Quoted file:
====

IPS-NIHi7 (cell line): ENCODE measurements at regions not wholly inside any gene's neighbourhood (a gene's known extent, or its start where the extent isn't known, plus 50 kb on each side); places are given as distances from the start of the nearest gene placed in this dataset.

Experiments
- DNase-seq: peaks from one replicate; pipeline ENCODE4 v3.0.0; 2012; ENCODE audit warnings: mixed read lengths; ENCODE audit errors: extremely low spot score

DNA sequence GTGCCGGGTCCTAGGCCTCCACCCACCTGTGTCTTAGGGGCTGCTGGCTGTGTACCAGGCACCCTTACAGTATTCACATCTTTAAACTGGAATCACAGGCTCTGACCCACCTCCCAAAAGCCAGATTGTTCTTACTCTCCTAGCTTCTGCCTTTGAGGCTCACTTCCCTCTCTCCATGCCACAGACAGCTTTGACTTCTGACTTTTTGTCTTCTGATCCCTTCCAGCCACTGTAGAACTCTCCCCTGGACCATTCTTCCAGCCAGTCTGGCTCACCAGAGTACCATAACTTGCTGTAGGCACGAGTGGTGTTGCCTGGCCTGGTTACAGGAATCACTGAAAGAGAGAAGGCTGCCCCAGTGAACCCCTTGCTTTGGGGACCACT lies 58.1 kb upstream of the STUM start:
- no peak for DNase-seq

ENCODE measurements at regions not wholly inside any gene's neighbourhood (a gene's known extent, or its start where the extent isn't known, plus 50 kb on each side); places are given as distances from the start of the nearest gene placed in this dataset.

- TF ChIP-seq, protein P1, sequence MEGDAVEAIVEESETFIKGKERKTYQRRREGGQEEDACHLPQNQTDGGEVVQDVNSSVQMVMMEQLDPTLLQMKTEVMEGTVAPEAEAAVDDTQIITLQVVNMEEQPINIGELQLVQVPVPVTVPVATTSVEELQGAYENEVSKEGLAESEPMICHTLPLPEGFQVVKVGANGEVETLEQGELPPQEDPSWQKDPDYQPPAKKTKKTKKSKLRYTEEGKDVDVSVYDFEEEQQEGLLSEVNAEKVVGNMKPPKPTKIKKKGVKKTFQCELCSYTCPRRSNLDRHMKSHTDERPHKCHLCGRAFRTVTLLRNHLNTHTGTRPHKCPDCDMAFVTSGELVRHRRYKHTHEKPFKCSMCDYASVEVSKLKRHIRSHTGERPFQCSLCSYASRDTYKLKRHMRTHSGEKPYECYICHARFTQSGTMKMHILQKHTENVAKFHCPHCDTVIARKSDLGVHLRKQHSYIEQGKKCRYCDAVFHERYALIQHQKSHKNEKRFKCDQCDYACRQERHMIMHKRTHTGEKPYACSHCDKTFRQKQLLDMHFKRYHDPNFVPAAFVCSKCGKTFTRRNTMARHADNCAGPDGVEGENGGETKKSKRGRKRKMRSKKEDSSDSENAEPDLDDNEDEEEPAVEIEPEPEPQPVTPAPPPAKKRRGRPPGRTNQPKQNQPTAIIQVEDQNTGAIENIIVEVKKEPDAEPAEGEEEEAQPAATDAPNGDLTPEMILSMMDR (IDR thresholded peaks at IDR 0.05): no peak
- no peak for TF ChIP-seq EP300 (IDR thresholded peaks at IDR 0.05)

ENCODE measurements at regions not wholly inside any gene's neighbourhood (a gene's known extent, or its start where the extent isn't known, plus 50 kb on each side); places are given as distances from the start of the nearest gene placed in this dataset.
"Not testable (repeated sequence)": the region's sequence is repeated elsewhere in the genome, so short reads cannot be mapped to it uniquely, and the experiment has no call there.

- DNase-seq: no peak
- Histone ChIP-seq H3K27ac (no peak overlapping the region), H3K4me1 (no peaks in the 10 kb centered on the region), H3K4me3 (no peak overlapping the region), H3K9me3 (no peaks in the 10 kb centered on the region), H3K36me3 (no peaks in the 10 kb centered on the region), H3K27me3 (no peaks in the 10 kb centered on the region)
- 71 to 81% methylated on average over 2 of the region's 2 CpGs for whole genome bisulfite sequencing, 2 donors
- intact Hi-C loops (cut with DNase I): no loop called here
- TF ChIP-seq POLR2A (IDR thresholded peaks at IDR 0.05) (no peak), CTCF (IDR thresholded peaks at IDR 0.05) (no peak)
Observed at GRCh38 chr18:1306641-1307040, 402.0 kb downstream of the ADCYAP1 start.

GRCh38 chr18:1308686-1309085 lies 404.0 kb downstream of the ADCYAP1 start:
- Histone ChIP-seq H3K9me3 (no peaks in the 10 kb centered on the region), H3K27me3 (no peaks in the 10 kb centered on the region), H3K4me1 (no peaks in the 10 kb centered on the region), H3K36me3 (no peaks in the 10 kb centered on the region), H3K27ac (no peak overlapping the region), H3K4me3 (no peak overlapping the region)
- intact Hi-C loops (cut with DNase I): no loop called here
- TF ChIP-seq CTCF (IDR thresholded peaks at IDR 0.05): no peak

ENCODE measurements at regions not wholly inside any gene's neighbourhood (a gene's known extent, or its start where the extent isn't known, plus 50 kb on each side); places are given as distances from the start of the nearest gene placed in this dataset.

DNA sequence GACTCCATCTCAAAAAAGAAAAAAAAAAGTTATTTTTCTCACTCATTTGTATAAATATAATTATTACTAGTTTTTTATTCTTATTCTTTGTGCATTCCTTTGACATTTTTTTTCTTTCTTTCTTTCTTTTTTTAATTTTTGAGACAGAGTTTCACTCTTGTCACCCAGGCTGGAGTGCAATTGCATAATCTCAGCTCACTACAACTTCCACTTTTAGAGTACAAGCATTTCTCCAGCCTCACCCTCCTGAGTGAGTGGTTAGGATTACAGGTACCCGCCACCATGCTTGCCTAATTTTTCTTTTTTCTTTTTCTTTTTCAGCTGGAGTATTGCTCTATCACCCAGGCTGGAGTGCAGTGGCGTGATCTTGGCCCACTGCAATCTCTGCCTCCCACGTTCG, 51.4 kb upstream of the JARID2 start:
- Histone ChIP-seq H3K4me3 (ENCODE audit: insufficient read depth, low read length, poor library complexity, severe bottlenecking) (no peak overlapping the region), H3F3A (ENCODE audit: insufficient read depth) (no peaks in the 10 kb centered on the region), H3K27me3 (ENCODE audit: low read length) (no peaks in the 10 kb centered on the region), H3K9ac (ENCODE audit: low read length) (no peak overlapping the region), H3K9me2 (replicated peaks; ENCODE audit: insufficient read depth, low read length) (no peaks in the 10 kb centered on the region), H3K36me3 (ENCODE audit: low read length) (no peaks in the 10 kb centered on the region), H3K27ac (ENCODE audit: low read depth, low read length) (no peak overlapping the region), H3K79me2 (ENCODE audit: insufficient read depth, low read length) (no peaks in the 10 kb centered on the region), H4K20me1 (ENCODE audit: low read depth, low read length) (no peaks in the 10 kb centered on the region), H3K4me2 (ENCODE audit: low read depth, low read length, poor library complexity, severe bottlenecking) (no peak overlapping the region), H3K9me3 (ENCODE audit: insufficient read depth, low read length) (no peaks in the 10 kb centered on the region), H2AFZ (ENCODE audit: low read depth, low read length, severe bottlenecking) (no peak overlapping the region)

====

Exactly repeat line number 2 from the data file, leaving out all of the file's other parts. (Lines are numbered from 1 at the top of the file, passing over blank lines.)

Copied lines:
Experiments